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Ellen Hancock

What is a normal day like in your studio?

Tom Boulton

I don’t really do normal! Every day is a bit different (I’m not good at routines). Usually I start by checking emails and drinking coffee and then go from there. I can often be found working late at the workshop, which is something of a bad habit!

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Ellen Hancock

What projects are you working on at the moment?

Tom Boulton

I have just finished a massive job working on a project for an event at Skoll World Forum at Oxford Siad Business School. This meant spending a week with 1200 delegates to create their own news headline and print it live with them; the idea being to print individual news headlines e.g. headlines that sum up how they have achieved their end goal.

After such a big job, I have returned to working on smaller individual projects including some rather nice wedding stationery commissions, which feels good to get back to.

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Ellen Hancock

You have a keen interest in reviving old techniques and machinery, any in particular you are exploring at the moment?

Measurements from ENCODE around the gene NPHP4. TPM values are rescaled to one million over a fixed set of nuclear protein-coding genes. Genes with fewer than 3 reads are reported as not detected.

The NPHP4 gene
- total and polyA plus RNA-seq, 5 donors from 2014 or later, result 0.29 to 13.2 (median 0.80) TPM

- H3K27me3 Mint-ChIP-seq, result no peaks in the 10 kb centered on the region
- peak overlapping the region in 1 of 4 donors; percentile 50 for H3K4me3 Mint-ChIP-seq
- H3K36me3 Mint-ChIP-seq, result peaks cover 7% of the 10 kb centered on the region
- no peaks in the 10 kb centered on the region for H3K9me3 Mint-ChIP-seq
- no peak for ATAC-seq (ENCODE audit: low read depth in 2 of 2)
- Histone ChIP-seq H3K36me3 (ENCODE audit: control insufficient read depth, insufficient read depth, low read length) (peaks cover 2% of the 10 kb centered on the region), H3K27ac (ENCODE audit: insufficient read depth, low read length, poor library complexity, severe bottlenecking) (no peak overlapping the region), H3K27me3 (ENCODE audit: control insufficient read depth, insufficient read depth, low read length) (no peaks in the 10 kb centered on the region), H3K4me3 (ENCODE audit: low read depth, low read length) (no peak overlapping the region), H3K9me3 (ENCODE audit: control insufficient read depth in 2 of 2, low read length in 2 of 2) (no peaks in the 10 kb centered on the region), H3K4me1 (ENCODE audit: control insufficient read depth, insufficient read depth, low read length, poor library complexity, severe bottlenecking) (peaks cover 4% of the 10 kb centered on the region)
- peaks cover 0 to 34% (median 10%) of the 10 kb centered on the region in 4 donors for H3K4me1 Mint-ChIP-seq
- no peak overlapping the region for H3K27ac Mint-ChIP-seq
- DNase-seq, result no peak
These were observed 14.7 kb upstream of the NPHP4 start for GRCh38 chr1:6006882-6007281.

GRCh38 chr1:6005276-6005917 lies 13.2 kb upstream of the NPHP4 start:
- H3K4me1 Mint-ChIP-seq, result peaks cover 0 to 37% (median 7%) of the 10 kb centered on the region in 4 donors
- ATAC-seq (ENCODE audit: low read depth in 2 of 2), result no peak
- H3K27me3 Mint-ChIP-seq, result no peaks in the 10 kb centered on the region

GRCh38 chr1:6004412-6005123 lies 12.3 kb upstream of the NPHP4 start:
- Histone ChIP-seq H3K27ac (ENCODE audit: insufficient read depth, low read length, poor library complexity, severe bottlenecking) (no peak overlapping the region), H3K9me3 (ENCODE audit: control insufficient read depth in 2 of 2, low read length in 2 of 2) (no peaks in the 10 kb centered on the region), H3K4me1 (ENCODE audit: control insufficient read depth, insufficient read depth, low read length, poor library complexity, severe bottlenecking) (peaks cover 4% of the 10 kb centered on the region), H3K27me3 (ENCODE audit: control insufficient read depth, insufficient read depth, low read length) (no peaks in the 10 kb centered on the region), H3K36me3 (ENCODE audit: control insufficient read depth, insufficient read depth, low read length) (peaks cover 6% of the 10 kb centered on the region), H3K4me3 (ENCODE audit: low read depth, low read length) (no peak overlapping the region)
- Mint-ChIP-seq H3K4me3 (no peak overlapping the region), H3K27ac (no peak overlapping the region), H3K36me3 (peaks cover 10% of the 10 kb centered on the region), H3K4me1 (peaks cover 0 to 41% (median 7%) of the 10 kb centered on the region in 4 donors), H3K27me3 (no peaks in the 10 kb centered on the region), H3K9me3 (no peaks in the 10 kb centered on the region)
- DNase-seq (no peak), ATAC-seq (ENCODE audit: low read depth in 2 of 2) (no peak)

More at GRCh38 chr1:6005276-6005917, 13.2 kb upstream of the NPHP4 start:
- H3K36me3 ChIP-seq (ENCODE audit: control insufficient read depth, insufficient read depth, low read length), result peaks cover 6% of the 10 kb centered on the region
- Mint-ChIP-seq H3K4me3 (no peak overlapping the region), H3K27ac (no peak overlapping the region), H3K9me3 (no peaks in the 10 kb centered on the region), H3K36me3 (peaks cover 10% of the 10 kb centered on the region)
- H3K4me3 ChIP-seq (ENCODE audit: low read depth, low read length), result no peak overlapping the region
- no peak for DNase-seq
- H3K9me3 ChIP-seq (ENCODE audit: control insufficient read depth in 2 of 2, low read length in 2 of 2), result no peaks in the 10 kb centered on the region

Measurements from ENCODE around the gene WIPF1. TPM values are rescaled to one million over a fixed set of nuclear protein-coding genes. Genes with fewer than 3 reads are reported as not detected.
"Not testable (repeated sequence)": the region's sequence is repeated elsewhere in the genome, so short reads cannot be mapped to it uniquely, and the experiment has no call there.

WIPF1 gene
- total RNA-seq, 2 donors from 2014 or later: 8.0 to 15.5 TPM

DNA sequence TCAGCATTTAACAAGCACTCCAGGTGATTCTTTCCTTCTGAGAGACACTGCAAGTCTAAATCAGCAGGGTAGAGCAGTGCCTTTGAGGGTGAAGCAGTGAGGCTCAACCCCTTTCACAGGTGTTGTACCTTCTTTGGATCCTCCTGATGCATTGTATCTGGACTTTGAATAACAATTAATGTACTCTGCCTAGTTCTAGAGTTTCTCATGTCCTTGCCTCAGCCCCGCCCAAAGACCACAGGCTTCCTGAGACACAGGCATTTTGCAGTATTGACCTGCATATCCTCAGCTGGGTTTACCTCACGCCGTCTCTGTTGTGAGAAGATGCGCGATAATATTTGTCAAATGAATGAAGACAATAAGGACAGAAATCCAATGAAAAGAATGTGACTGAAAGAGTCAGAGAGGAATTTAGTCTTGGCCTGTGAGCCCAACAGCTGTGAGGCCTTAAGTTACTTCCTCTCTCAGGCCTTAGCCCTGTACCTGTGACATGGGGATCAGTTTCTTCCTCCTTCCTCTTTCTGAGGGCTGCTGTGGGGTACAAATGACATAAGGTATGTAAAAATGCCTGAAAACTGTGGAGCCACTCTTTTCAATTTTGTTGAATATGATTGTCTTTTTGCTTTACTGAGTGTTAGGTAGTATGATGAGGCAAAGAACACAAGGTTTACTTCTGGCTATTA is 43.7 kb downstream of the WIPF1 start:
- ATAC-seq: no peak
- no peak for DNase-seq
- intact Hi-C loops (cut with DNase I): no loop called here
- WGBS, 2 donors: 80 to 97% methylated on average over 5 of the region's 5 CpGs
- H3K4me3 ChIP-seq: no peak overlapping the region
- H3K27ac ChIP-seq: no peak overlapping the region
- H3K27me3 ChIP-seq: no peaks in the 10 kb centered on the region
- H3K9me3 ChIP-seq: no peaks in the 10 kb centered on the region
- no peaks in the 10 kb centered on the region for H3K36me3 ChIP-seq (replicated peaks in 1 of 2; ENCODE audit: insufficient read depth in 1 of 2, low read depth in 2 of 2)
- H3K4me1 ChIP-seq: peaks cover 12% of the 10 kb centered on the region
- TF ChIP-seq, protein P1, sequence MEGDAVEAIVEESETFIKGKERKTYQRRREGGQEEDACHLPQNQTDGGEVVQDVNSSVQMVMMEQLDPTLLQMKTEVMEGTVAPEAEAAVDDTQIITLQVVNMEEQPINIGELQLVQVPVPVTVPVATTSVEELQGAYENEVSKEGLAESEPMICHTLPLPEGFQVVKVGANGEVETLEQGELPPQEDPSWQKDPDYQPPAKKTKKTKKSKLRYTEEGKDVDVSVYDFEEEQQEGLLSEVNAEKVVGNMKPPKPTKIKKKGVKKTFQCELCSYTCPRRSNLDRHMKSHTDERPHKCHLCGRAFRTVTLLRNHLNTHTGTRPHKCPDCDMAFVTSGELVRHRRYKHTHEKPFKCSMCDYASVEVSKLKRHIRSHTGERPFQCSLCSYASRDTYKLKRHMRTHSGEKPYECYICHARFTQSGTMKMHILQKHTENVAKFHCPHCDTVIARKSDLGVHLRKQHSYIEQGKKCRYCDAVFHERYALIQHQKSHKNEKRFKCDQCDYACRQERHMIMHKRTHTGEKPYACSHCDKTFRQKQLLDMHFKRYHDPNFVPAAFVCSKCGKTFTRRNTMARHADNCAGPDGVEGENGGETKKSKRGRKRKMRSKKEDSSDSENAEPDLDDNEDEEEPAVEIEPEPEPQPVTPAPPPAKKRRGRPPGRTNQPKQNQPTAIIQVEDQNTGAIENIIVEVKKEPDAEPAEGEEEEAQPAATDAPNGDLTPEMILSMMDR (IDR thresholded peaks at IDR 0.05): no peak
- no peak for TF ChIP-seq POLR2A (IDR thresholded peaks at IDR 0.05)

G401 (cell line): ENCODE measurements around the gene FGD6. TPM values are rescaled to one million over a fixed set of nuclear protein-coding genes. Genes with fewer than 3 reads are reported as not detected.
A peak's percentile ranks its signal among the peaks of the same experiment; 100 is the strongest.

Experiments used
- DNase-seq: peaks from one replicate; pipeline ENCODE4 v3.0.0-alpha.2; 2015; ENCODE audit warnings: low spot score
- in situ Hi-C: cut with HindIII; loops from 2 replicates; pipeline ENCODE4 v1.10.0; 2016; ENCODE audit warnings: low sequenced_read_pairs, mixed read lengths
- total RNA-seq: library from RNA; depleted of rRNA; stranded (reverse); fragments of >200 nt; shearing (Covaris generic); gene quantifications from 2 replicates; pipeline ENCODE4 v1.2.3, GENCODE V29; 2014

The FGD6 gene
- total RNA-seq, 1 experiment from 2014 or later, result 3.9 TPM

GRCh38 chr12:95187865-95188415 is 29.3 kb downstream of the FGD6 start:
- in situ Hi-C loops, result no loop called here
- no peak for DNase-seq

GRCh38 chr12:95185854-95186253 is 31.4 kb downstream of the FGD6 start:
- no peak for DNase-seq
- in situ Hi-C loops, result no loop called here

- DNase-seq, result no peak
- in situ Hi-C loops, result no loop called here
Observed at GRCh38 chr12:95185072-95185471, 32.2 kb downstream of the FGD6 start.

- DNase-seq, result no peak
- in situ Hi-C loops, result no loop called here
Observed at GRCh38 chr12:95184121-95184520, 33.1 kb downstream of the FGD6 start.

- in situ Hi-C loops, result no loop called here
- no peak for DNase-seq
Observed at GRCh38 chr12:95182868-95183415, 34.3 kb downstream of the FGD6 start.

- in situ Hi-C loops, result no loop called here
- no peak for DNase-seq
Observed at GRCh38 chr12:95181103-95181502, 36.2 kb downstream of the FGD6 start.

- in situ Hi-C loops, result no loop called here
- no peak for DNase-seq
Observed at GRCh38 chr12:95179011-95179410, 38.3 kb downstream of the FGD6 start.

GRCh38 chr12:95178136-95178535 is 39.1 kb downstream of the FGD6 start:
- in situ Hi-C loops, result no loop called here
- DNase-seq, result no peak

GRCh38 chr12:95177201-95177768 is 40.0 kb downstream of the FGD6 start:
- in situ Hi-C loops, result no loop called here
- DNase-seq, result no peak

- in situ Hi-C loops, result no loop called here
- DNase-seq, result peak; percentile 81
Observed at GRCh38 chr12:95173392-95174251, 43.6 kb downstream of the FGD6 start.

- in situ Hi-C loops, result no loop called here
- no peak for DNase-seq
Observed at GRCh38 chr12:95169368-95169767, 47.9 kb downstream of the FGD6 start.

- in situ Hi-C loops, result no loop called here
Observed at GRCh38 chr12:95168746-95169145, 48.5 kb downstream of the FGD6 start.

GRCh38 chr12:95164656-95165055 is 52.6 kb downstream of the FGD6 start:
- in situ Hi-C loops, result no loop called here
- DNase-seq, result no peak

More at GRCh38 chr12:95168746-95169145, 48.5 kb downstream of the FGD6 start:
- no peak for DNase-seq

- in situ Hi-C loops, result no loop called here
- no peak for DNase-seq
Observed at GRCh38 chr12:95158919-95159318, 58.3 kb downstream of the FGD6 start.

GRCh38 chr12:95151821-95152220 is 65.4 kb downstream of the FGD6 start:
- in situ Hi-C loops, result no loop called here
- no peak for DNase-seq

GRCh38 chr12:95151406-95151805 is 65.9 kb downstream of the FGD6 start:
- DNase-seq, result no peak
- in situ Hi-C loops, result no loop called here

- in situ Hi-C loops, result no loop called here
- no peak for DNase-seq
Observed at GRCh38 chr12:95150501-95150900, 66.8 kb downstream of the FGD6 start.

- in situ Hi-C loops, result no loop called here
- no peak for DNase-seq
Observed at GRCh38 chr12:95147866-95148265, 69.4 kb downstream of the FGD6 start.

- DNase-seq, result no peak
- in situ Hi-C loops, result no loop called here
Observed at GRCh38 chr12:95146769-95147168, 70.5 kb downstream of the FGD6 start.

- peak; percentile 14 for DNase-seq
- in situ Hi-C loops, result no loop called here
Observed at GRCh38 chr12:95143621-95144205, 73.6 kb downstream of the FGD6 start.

Tom Boulton

Every year I like to feel like I have to achieved something! Usually this means learning a new skill. Last year I taught myself how to make photopolymer printing plates and I made myself a UV exposure unit. This year I keep thinking about how to make my own new wood type (I have just purchased a type saw which is my first step towards this aim).

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Ellen Hancock

When you are creatively lost or frustrated, does your space inspire you?

Tom Boulton

Always – I’m lucky that I find machinery really inspiring. So when I feel a creative block and just lost, I tend to look at some of the machinery that needs to be restored and start taking it apart and thinking what I can do with it.

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Ellen Hancock

What time of year or day do you most enjoy your studio?

Tom Boulton

Coffee break time when the sun starts to come though the front doors and the workshop warms up quickly.

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Ellen Hancock

What ambitions do you have for your work and studio in the future?

Tom Boulton

Work ambitions are the same as they have always been – to do as much as possible to the best possible standards. And, to show that Letterpress printing is a creative form and craft that is relevant in the modern world.

Studio ambitions – more wood type and more machines (same old same old!) I would love to get an Albion or Columbian in the workshop and I have spent a lot of time over the last year and a half running interactive workshops with people, which is great fun, so lots more workshops to come.

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Ellen Hancock

What is a 'studio' to you?

Tom Boulton

I think of my space as a workshop not as a studio, to me a studio feels like a gallery and I’m more a man in shed kind of creative, so lots of tools and big heavy things make me happy.

Photographic Credit: Ellen Hancock